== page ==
Decode Mexican Place Names Like A Native

When the Spaniards first arrived in Mexico, they asked the indigenous locals for directions and that's where this story begins. The Indians, you see, didn't speak Spanish (duh) and named their cities in ways only they could pronounce. First line of defense, maybe? Who knows. But the Spaniards did their best to learn. And in the process, wound up thoroughly messing up those names. This is what happens when you try to write a word that not only doesn't exist in your language but is also nearly impossible for you to pronounce. The mistakes, however, stuck and with time gave Mexican place names their unique tongue-twisting character.

Tricks To Instantly Recall The Spanish Imperfect Conjugations

The Spanish language, like its other Romance cousins, is notorious for its myriad spirit-throttling conjugations. The first conjugation set any novice learner memorizes is the one for the simple present tense. While that one was relatively easier, it turns out there are many more such sets to be mugged up – for at least a dozen other tenses – and that’s where it starts to get intimidating. In this article, we’ll see how simple mnemonic cues and tricks can be exploited in committing one such set to memory – the Spanish imperfect tense. This is the tense for habitual or incomplete actions in the past and is quite important.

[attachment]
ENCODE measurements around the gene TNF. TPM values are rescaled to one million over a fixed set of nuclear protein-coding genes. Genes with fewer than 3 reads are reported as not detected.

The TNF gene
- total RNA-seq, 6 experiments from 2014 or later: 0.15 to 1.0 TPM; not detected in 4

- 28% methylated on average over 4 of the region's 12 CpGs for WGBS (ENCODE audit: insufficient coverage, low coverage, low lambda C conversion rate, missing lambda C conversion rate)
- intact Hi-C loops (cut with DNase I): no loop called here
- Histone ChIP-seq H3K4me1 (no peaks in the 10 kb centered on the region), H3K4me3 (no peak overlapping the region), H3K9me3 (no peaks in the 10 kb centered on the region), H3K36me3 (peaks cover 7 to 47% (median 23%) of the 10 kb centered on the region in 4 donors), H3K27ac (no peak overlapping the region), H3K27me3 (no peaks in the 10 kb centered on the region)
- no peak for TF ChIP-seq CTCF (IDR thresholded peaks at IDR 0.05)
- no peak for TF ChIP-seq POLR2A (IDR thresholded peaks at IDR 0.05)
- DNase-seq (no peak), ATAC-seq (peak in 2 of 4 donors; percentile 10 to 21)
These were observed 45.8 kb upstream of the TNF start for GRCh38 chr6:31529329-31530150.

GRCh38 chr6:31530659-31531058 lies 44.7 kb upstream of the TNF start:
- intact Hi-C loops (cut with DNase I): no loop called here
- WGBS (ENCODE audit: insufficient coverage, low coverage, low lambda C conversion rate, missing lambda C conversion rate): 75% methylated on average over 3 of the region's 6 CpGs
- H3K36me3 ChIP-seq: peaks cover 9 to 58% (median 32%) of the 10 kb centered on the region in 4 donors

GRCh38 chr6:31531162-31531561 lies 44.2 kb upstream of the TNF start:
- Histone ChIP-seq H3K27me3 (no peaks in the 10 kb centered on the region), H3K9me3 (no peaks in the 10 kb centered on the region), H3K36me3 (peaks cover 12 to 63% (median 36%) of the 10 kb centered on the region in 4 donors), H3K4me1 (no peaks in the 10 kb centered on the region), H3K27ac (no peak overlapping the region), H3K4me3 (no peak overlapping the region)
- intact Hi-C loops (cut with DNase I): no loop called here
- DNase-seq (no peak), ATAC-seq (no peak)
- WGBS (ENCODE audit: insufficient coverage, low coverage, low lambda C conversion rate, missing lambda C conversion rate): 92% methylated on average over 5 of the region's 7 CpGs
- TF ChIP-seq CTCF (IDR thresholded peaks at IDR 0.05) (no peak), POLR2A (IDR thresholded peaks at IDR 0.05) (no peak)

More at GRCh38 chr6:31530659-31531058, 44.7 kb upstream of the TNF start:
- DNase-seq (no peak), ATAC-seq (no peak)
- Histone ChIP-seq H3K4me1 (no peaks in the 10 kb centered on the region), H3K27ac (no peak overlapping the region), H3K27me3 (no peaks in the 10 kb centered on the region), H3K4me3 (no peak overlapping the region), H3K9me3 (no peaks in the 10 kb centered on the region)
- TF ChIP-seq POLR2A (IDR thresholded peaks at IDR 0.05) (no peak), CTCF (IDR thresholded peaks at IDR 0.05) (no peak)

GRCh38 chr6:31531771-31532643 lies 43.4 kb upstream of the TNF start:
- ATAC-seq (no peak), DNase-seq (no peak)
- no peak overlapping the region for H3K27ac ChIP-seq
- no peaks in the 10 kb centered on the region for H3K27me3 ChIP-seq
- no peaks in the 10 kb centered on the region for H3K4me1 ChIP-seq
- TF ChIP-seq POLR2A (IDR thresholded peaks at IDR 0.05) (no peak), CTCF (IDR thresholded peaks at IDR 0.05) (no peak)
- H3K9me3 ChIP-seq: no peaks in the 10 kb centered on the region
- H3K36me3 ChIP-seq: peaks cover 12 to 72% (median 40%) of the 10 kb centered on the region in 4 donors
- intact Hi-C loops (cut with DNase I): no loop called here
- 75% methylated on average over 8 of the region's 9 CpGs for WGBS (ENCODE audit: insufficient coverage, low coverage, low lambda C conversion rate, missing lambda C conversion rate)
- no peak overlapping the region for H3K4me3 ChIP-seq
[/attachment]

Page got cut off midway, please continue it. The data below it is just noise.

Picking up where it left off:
So what is this imperfect tense anyway?

Imperfect is the tense we invoke in Spanish whenever we are dealing with past actions that were either incomplete or repetitive; basically, anything that could otherwise be expressed into English with a “used to”. Here are some illustrations:

  • I went to Yale (what I essentially mean here is that I used to go to Yale for my studies; a repetitive action)
  • I was eating street food every day (I used to eat street food everyday; habitual action)
  • Juan was sick (he was sick for an undefined period of time; hence, this can be considered an imperfect action like any other statement on feelings or state)
  • We were returning when we saw Enrique (the act of returning is imperfect in nature because it’s incomplete)
  • My father often drove me to school (my father used to drive me to school; a repetitive action regardless of its frequency)
  • Every year, the entire family would come together on the Day of the Dead (This line, again, can be rendered using a “used to” and hence becomes a repetitive action)

Let’s now see how regular Spanish verbs conjugate in this tense. There are two sets of conjugations; one for the -ar verbs and the other for the -ir and -er verbs. The conjugations for the -ar verbs go first (using hablar for illustration):